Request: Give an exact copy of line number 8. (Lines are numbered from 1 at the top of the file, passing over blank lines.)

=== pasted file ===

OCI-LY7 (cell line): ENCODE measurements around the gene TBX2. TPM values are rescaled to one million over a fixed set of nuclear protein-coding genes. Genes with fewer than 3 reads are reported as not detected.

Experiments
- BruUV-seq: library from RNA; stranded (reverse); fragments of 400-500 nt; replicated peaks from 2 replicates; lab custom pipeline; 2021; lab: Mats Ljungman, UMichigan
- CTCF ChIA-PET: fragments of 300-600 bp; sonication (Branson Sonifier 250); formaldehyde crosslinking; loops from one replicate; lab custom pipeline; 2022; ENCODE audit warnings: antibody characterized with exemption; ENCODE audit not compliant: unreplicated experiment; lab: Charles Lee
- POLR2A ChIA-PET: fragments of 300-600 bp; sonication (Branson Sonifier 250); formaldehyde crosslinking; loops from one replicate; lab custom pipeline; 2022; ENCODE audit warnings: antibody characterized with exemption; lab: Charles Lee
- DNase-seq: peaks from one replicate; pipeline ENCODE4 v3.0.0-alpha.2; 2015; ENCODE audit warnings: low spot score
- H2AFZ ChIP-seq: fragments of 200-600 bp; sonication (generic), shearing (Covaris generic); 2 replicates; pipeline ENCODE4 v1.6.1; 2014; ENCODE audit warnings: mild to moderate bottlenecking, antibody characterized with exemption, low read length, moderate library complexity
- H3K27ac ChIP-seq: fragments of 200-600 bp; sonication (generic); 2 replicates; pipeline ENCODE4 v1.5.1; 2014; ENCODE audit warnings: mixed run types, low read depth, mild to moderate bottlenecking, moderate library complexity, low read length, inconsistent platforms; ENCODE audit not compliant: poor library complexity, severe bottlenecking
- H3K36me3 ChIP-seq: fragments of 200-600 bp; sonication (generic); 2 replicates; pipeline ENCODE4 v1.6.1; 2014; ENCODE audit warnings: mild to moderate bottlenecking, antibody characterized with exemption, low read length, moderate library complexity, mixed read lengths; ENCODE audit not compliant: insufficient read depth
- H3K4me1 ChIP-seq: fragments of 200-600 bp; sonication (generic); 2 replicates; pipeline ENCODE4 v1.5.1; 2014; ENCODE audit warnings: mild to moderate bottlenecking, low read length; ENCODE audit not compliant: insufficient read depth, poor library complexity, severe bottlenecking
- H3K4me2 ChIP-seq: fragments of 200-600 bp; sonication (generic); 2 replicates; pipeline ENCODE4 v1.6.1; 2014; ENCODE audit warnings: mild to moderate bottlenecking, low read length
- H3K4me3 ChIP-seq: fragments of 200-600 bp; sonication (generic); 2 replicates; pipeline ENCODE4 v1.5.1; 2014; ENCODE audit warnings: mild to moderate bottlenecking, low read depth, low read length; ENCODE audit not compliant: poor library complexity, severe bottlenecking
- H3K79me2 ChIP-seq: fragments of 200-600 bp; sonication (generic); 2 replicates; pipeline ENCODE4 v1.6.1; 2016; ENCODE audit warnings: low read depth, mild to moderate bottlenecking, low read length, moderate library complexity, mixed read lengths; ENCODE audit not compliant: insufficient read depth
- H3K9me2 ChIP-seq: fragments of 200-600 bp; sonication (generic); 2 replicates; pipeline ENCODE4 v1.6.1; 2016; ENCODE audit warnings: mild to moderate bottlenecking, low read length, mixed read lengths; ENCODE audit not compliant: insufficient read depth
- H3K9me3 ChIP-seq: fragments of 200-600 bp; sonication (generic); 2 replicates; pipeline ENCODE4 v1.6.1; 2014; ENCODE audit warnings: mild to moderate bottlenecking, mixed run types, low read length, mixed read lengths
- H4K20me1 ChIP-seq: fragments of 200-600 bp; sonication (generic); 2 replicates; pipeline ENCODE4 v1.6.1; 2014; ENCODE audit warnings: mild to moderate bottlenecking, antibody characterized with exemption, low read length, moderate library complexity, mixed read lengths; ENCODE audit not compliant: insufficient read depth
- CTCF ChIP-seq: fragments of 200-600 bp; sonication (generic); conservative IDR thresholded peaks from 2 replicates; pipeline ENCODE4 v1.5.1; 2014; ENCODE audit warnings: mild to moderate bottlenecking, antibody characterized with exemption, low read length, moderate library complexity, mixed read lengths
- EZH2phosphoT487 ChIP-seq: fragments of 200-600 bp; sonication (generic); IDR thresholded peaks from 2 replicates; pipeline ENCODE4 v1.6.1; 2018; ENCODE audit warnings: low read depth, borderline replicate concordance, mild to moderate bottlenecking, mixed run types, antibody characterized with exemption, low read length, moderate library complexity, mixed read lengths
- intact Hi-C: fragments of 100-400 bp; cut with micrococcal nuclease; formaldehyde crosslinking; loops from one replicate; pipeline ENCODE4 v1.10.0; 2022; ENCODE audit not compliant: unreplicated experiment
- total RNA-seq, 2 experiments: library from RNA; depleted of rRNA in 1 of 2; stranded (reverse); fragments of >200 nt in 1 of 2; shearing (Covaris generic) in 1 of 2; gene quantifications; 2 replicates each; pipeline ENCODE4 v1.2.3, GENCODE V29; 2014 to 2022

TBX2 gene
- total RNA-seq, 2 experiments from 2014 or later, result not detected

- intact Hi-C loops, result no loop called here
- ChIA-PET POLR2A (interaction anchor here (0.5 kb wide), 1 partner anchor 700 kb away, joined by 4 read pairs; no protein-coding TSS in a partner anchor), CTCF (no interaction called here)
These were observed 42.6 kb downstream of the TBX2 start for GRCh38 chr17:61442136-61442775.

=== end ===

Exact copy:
- H3K27ac ChIP-seq: fragments of 200-600 bp; sonication (generic); 2 replicates; pipeline ENCODE4 v1.5.1; 2014; ENCODE audit warnings: mixed run types, low read depth, mild to moderate bottlenecking, moderate library complexity, low read length, inconsistent platforms; ENCODE audit not compliant: poor library complexity, severe bottlenecking